Economic cost of Nigerian insecurity
The Boko Haram insurgency started as another insurgency, in the Niger Delta, was thawing following the amnesty programme of the federal government in the same period. A decade after, Nigeria’s numerous internal security crises have intensified. Most notable among the myriad of issues is the Boko Haram insurgency in the North East that has given birth to other challenges in the north such as breakaway Islamist factions such as the Islamic State West Africa Province (ISWAP) and Ansaru; and a pastoral conflict in the North West and North Central, a resource war that is threatening to turn into a full-fledged ethnoreligious war especially in the old Northern capital of Kaduna.
In virtually all sections and geopolitical zones of the country are a form of rising violence or another, often challenging the Nigerian state for territorial control. Kidnap for ransom which was once the strategy of Niger Delta militants threatening to cripple the country’s oil-based economy, is now being carried out as a full business venture by youths and other organised armed groups operating in large ungoverned spaces and forests across the country.
Sambisa Forest in Borno state which is now used as one of Boko Haram’s key staging areas is a symbol of the tragedy of economic revenue lost to violence and insecurity. The British colonial administration had gazetted the Sambisa Forest as a reserve in 1958, making it one of the conservation legacies bequeathed to the Nigerian state by the colonial government. In 1977, the area was re-gazetted as a National Game Reserve for the preservation of rare animals and also as a way of generating funds from tourism. The forest, which was home to a variety of wild animals such as bush elephants, leopards, lions, hyenas, baboons, monkeys of various species, and gazelle, as well as about 62 different species of birds is now home to squadrons and battalions of troops from the Multinational Joint Task Force from Nigeria, Chad, Niger and Cameroon, as well as Boko Haram.
The earlier violence in the South has left the country’s oil facilities under a shoddy amnesty that preserves an uneasy peace, but the uneasiness of the peace is being felt in hot capacity across Nigeria’s territorial and international waterways in the Gulf of Guinea. According to the International Maritime Bureau, pirates kidnapped 27 crew members in the first half of 2019 alone, and one in four global piracy incidents in 2018 happened within Nigeria’s territorial waters, according to international insurance carrier Allianz Global. About 45 percent of global piracy occurred in the Gulf of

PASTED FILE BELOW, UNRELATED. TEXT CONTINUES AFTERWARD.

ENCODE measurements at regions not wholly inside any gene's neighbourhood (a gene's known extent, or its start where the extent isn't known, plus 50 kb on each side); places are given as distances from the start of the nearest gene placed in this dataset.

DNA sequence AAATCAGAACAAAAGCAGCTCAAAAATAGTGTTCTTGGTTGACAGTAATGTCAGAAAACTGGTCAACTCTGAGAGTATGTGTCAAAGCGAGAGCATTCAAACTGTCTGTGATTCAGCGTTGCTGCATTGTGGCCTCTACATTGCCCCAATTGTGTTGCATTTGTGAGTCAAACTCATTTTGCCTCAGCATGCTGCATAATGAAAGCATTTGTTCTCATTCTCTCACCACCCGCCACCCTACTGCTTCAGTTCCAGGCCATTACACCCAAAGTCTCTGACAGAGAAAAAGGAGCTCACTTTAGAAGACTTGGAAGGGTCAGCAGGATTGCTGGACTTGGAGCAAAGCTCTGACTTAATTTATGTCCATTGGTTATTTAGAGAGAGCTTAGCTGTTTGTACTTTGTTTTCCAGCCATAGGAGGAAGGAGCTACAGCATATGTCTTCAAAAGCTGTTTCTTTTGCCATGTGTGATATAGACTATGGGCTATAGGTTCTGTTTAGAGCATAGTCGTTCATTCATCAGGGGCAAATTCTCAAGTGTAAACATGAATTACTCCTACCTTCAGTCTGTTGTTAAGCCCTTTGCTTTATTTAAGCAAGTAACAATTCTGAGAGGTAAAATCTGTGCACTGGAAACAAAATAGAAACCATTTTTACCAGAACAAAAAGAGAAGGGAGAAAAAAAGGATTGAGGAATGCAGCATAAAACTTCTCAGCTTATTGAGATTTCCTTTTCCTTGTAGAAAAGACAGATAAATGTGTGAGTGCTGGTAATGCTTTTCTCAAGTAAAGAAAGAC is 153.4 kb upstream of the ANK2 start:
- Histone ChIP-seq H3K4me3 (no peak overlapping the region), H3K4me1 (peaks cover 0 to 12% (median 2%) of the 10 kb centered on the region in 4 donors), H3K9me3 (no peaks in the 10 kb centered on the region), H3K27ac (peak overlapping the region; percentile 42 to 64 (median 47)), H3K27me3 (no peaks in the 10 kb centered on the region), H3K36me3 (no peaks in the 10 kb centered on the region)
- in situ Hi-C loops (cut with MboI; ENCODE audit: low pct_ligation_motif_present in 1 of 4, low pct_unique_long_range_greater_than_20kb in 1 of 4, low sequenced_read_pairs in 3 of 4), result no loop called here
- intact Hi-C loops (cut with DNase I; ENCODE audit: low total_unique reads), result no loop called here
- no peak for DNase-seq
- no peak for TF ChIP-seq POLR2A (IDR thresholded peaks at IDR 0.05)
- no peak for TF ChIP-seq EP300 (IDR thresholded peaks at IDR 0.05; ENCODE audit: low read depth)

Guinea in the first quarter of this year, according to Allianz. There were 47 reported incidents, up from 38 a year ago, mostly targeting container ships and bulk carriers.
According to Aljazeera, the economic cost of this piracy in the region in 2017 was $818 million, a notable increase from the $793.7 million it was in 2016. Out of the $818m, a quarter was spent on paying for maritime security in a report from Oceans Beyond Piracy (2017). Previously in 2012, the cost of piracy in the Gulf of Guinea due to stolen goods, security, and insurance was estimated to be about $2 billion. These figures are a totally different discussion about the impact of violence in oil producing areas that somehow affect oil production, leading Nigeria to lose about 400,000 barrels of oil to crude oil theft, which amounted to at least N4.8 billion in 2015. Maintaining the same amount in theft in 2019 when Nigeria became the world’s capital on oil theft, the country lost about N1trillion.
In a country squeezed for revenue thus leading to questionable tax policies such as the stamp duty on rent as well an anti-business policy (now suspended) that sought to make NIPOST a competitor to, as well as a regulator in the logistics sector of the economy, we are yet to take into account how rising levels of violence affects our image, which in turn affects the economy. Nigeria has an image problem. The US State Department’s travel advisory for 2019 totally advises its citizens against travelling to at least 24 out of 36 states in Nigeria. When the US embassy announced an immediate indefinite suspension of interview waivers for visa renewals for applicants in Nigeria, the reason given was not just because Nigerians overstay their visa. It was also due to the fact that non-nigerians were using Nigerian passports to apply for American visas which constitutes a security threat to the US.
There are a lot of things Nigeria needs to fix, but if it would seek to command respect globally, it must fix its internal security apparatus.